The history of the United States’ intervention in Iran started well before the beginning of the Iranian Hostage Crisis. In fact, the United States had been intervening in Iran since the 1950’s when the Central Intelligence Agency installed a coup to put in place the Shah of Iran. They did this because the current ruler of Iran at the time was believed by the American government officials to be a communist and had close relations with the Soviet Union. This was based on the idea of the Truman Doctrine, which was to stop any countries from becoming communist and ultimately contain the spread of communism itself. Their objective was to install a leader who would be an ally to the United States in that region of the world and continue to sell oil at a consistently cheap price. Many Americans were not aware of some of the secret deals that went on under the table with the Iranian government. For example, in 1969, President Nixon made an agreement with the Shah to sell Iran the weapons and funds necessary to protect American interests in the Middle East. Some people in the U.S government did not think that this was a good idea to be allowing the Shah to purchase this many weapons. Many libe...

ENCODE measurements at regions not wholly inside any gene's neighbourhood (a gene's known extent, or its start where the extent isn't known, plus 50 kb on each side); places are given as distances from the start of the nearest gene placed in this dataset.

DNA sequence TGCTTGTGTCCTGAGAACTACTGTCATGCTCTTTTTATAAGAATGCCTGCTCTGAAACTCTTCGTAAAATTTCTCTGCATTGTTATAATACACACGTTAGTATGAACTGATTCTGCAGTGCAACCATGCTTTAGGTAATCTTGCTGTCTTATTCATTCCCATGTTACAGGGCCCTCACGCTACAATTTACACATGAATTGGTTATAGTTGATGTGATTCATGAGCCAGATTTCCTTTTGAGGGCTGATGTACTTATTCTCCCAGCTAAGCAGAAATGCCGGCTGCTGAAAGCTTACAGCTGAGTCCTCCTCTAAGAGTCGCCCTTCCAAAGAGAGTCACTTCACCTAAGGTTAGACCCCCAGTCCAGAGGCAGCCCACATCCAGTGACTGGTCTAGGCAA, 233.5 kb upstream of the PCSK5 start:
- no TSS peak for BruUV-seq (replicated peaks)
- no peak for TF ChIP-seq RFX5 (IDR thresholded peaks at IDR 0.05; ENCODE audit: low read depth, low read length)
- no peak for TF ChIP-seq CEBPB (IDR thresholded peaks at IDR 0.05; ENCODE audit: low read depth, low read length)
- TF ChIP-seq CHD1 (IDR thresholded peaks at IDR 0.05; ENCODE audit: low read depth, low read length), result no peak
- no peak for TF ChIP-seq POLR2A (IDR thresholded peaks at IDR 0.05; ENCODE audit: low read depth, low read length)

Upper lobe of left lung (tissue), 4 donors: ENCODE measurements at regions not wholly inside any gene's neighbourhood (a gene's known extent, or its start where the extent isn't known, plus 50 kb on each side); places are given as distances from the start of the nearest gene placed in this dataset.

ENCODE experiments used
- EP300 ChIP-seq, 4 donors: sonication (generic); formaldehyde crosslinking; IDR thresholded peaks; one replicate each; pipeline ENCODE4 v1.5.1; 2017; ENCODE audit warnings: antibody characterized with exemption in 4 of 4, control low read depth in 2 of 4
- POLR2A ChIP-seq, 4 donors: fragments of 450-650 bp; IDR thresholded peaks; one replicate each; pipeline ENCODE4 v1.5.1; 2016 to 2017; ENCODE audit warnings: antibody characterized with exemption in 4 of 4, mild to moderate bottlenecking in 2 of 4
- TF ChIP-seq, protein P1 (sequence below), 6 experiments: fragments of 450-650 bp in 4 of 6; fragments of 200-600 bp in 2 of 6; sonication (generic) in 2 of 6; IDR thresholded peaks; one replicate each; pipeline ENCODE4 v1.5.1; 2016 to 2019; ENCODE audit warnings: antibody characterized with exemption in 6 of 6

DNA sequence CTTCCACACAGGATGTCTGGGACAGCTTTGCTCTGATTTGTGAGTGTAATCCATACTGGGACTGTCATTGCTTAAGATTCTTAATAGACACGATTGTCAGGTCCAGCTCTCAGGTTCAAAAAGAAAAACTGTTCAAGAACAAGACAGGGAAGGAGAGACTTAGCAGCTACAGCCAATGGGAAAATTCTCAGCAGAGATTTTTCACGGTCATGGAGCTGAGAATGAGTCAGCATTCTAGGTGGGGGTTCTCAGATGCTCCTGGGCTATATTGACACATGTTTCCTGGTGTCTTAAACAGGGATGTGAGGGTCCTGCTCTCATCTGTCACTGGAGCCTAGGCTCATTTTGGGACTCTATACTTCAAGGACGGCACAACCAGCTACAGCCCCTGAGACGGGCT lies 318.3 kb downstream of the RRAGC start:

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...hat people could trust politicians. However, because of the Iranian Hostage Crisis and the lack of success by the Carter administration to get the hostages back quickly, many people saw him as an inefficient leader.
In conclusion, the Iranian Hostage Crisis was a significant event in the lives of the American people during the Iran Revolution. Many people wanted to help get their fellow countryman home safely and supported in anyway that they could, such as ribbons worn on their clothing to symbolize the hostages. People paid close attention to the events that took place during the 444 days in which Americans were held hostage. The media played a significant part in informing the people in the United States what was going on. What they broadcasted influenced the people’s opinions of Iran and appealed to the emotions of the people who watched at home.
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